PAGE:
Dark and full of shivers, this book is a perfect precursor for the Halloween season! Pick it up and get your pointed hats out of the closet, I recommend this book to witch lovers, adult and teen alike. Just settle in a for a long ride, because its a hard read, but worth it in the end.
This book was much darker than I expected for a YA novel and from the beginning I must say that I do not recommend this book for younger teens. I don’t believe in eradicating sexuality or darker subjects for a teens reading repertoire, but some of the subjects touched on, should be kept for an older audience, 16+.
The book starts with tragedy, as the scene Holly Cathers is introduced in, is where her entire world is shattered with the death of her parents and her best friend. Forced from San Francisco, she accompanies her aunt, whom she has never even heard of before, to Seattle. There she meets her twin cousins, Amanda and Nicole and is introduced to the world of witchcraft as strange occurrences start happening around her.
As more and more tragic happenings occur in her life, Holly and her cousins begin realizing that their life is not their own and they are actually stuck by fate in a battle between witches and warlocks that dates back centuries.
I found myself drawn into the dark depths of this novel. It was almost a love/hate relationship. The characters weren’t lovable, they weren’t cute and fuzzy, in fact I don’t even know if I liked them – which is very different for a YA novel. The character of Holly is broken and unsure, she believes she is the tragic heroine that is destined for impending doom. Because of her grief and almost self-hate it is hard to relate to her, but she becomes memorable and strong, which brings about respect, if not like. The characters of Amanda and Nicole are both characters to be pitied. Amanda becomes the better liked because of her transition from innocuous to powerful…and Nicole is almost just secondary vapid fodder, so nothing really strikes you as relatable. She is the crutch that keeps the cousins from becoming all powerful too soon.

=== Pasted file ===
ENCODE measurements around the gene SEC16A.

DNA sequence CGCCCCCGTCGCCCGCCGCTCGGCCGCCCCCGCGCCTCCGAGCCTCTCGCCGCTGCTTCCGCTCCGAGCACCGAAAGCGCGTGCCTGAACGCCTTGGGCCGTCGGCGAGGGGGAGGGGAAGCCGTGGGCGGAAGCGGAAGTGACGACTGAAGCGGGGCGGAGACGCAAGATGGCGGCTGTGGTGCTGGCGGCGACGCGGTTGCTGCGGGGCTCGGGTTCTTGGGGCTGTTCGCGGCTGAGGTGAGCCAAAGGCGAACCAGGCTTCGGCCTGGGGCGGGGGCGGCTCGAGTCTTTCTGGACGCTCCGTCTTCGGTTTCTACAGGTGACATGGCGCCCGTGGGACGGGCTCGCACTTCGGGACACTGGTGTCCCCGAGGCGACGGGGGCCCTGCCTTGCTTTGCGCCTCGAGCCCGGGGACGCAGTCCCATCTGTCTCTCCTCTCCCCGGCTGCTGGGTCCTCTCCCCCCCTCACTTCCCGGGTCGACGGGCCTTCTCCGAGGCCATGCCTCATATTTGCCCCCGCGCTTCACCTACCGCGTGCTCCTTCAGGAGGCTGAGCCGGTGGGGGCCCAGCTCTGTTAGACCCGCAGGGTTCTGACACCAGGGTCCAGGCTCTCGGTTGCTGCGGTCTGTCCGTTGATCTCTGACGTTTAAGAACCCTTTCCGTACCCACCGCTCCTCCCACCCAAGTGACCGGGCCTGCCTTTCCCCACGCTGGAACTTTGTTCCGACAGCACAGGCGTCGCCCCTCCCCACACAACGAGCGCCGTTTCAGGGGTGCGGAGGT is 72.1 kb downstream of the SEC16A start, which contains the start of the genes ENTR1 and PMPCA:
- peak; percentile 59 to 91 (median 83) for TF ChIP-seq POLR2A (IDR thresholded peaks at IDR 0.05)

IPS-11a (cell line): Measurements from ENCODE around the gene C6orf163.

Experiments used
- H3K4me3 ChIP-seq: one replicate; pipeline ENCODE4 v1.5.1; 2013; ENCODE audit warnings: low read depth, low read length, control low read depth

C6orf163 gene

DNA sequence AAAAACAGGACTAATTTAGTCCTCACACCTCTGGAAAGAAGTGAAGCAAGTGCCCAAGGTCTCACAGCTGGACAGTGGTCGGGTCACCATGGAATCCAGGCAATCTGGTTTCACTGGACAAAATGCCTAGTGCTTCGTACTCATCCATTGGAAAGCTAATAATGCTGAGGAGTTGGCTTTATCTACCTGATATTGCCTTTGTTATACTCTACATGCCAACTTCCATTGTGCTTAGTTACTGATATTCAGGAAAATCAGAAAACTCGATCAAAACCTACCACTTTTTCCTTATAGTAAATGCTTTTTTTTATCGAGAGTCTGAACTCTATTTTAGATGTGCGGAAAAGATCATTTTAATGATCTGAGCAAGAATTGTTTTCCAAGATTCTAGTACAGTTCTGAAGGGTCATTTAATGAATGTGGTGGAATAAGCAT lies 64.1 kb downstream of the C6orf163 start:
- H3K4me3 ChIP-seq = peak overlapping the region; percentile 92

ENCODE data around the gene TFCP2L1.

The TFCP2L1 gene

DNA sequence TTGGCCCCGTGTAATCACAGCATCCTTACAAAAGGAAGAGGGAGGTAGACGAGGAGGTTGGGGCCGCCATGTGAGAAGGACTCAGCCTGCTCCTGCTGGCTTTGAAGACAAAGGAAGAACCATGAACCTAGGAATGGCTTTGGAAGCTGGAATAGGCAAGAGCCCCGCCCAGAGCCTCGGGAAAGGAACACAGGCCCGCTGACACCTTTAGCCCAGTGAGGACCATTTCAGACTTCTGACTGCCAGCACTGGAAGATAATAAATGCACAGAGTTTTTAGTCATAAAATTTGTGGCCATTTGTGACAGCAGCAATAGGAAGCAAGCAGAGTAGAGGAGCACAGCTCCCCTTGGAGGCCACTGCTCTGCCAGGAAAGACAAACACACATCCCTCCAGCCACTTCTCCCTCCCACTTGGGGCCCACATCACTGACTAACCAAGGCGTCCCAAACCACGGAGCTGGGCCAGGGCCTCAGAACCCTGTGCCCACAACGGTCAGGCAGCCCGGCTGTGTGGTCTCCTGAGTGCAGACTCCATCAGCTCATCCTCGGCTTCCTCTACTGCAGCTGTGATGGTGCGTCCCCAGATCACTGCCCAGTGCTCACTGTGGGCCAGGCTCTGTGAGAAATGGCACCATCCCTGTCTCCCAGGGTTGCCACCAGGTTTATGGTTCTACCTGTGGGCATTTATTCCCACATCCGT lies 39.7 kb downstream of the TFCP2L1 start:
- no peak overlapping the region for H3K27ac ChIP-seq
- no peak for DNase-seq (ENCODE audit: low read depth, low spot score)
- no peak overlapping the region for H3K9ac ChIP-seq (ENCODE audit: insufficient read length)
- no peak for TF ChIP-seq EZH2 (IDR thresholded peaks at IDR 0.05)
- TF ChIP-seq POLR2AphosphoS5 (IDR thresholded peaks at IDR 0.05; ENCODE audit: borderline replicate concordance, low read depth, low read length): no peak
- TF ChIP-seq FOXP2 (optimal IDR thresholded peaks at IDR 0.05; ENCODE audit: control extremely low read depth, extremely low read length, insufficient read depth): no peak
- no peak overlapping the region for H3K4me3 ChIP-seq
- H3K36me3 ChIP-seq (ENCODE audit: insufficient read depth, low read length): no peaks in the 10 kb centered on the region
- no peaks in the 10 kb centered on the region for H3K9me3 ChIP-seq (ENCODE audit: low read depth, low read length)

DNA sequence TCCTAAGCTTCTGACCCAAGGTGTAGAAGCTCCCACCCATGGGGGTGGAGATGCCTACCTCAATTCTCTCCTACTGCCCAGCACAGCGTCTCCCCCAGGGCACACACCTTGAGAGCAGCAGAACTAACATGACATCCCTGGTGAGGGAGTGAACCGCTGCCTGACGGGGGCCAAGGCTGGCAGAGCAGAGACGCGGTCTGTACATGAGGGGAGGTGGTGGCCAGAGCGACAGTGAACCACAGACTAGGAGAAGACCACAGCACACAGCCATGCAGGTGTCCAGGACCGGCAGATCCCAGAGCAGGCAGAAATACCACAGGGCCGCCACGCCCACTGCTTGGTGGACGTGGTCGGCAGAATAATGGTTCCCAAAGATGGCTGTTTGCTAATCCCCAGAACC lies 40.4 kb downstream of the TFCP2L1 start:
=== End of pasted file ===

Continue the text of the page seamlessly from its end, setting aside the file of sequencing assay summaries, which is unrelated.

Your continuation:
The Devereux men are almost too evil. Their embracing their heritage so easily lends them to demonic status and not human. One of the things that I did not like about the book was how it focused on Michael Devereux so much, I could have used a lot less of him – because he was just too grimy for me.
The book is non-stop action, one thing after another after another. The attacks on the cousins are so intense that you almost find that you can’t put the book down, because you are always in the middle of an action sequence or flash back. Which leads me to the hardest part of this book, and the reason I gave it a lower ranking that I would normally. The constant flash backs are very confusing – and the embodiment of the ancestors had this reader confused as to who was driving… I was lost to whether Holly and Jer were reincarnations of their ancestors, or were they just stuck in the same pattern…destined to repeat fate.
If you can get by the POV switches, it really is a good book. The writing is excellent and the storyline is unique and fast paced. The authors did a good job of tackling so much material without being bogged down in lengthy descriptions and side plots. I also really enjoyed that their is no discernible line in the sand between good and evil.